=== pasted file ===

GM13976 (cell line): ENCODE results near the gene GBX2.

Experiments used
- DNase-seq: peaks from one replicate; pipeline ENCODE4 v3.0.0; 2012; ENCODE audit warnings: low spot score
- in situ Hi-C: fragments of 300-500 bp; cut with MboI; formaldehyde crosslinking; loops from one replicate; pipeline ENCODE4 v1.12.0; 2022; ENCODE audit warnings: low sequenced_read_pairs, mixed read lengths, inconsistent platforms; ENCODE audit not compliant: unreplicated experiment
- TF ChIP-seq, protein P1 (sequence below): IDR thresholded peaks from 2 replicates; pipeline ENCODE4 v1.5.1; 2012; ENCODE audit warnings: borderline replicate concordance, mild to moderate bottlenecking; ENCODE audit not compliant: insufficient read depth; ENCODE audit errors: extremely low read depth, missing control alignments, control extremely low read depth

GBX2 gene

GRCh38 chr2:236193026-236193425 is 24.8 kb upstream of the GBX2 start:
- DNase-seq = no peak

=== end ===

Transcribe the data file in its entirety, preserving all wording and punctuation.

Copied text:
GM13976 (cell line): ENCODE results near the gene GBX2.

Experiments used
- DNase-seq: peaks from one replicate; pipeline ENCODE4 v3.0.0; 2012; ENCODE audit warnings: low spot score
- in situ Hi-C: fragments of 300-500 bp; cut with MboI; formaldehyde crosslinking; loops from one replicate; pipeline ENCODE4 v1.12.0; 2022; ENCODE audit warnings: low sequenced_read_pairs, mixed read lengths, inconsistent platforms; ENCODE audit not compliant: unreplicated experiment
- TF ChIP-seq, protein P1 (sequence below): IDR thresholded peaks from 2 replicates; pipeline ENCODE4 v1.5.1; 2012; ENCODE audit warnings: borderline replicate concordance, mild to moderate bottlenecking; ENCODE audit not compliant: insufficient read depth; ENCODE audit errors: extremely low read depth, missing control alignments, control extremely low read depth

GBX2 gene

GRCh38 chr2:236193026-236193425 is 24.8 kb upstream of the GBX2 start:
- DNase-seq = no peak